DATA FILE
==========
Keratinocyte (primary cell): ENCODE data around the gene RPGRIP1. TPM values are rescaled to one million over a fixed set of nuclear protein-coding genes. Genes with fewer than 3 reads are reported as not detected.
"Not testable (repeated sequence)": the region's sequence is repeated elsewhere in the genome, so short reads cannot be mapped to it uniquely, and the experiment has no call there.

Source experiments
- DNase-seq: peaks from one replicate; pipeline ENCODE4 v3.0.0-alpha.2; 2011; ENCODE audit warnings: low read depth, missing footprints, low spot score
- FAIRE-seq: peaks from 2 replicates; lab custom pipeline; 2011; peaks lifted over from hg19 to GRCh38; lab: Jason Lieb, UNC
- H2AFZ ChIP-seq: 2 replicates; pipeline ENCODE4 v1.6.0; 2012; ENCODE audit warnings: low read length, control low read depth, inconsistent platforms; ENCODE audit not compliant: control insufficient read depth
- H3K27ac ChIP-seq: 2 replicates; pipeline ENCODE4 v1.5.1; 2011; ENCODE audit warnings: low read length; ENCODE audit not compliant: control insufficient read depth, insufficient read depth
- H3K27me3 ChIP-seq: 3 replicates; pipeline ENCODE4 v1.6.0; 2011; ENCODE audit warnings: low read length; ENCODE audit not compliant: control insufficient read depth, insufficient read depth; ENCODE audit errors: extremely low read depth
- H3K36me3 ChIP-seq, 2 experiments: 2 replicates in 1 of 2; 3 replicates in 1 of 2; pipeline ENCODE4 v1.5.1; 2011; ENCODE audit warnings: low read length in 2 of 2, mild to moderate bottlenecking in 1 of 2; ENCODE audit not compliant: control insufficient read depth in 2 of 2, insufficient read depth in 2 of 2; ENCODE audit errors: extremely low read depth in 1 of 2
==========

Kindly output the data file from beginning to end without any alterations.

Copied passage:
Keratinocyte (primary cell): ENCODE data around the gene RPGRIP1. TPM values are rescaled to one million over a fixed set of nuclear protein-coding genes. Genes with fewer than 3 reads are reported as not detected.
"Not testable (repeated sequence)": the region's sequence is repeated elsewhere in the genome, so short reads cannot be mapped to it uniquely, and the experiment has no call there.

Source experiments
- DNase-seq: peaks from one replicate; pipeline ENCODE4 v3.0.0-alpha.2; 2011; ENCODE audit warnings: low read depth, missing footprints, low spot score
- FAIRE-seq: peaks from 2 replicates; lab custom pipeline; 2011; peaks lifted over from hg19 to GRCh38; lab: Jason Lieb, UNC
- H2AFZ ChIP-seq: 2 replicates; pipeline ENCODE4 v1.6.0; 2012; ENCODE audit warnings: low read length, control low read depth, inconsistent platforms; ENCODE audit not compliant: control insufficient read depth
- H3K27ac ChIP-seq: 2 replicates; pipeline ENCODE4 v1.5.1; 2011; ENCODE audit warnings: low read length; ENCODE audit not compliant: control insufficient read depth, insufficient read depth
- H3K27me3 ChIP-seq: 3 replicates; pipeline ENCODE4 v1.6.0; 2011; ENCODE audit warnings: low read length; ENCODE audit not compliant: control insufficient read depth, insufficient read depth; ENCODE audit errors: extremely low read depth
- H3K36me3 ChIP-seq, 2 experiments: 2 replicates in 1 of 2; 3 replicates in 1 of 2; pipeline ENCODE4 v1.5.1; 2011; ENCODE audit warnings: low read length in 2 of 2, mild to moderate bottlenecking in 1 of 2; ENCODE audit not compliant: control insufficient read depth in 2 of 2, insufficient read depth in 2 of 2; ENCODE audit errors: extremely low read depth in 1 of 2